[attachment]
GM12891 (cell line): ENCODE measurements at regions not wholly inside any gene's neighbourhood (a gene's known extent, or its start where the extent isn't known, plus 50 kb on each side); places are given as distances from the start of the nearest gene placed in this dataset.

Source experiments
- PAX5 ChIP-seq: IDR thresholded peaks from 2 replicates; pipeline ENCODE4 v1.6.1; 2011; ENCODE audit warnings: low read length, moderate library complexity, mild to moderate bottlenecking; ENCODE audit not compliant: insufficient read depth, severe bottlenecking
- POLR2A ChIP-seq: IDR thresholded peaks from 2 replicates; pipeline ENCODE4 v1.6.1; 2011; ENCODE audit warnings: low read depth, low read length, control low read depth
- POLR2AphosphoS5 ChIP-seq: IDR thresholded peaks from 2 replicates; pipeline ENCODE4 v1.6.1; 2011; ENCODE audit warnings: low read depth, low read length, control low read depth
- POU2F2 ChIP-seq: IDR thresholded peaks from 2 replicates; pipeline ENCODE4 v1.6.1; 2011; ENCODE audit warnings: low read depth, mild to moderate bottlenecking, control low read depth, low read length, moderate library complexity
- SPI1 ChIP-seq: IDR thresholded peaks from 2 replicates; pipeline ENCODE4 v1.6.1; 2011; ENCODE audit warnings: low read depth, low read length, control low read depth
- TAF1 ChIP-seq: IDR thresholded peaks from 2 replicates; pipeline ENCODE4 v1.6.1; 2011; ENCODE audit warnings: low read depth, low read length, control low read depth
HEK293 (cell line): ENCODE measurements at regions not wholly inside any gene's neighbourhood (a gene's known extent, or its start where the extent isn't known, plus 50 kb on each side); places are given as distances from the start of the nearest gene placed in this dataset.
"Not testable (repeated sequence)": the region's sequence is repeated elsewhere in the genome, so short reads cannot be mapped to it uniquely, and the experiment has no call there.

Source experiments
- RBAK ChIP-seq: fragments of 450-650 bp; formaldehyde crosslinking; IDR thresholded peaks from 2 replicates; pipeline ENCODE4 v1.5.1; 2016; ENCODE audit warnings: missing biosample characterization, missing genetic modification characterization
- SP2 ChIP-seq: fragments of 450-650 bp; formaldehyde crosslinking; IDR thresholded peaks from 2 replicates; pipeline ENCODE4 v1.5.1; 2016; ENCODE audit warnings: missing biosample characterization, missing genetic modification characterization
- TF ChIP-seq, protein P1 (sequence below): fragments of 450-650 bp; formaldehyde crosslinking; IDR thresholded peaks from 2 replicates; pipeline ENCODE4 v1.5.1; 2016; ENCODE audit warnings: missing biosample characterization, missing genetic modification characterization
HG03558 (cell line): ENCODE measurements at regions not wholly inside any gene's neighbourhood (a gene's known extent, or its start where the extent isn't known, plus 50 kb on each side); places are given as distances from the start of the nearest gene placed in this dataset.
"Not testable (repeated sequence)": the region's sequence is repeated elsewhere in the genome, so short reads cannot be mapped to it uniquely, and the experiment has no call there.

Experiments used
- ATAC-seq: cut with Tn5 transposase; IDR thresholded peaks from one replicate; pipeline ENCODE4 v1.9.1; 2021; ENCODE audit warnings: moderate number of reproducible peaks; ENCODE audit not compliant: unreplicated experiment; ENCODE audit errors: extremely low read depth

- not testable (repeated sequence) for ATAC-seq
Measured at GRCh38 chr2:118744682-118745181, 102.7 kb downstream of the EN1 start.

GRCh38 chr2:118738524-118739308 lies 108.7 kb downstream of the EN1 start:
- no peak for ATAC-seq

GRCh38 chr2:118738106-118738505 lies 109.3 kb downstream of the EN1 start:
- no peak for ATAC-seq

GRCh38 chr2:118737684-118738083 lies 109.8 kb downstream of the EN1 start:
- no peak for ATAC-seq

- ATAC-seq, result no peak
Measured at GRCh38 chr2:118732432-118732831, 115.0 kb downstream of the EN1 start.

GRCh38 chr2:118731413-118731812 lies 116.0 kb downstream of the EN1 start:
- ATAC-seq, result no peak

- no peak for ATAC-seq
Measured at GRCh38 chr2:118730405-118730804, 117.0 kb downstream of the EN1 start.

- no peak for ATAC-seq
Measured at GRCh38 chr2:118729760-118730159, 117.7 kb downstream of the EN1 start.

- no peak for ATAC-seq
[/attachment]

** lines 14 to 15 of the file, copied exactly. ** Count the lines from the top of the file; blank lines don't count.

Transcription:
- TF ChIP-seq, protein P1 (sequence below): fragments of 450-650 bp; formaldehyde crosslinking; IDR thresholded peaks from 2 replicates; pipeline ENCODE4 v1.5.1; 2016; ENCODE audit warnings: missing biosample characterization, missing genetic modification characterization
HG03558 (cell line): ENCODE measurements at regions not wholly inside any gene's neighbourhood (a gene's known extent, or its start where the extent isn't known, plus 50 kb on each side); places are given as distances from the start of the nearest gene placed in this dataset.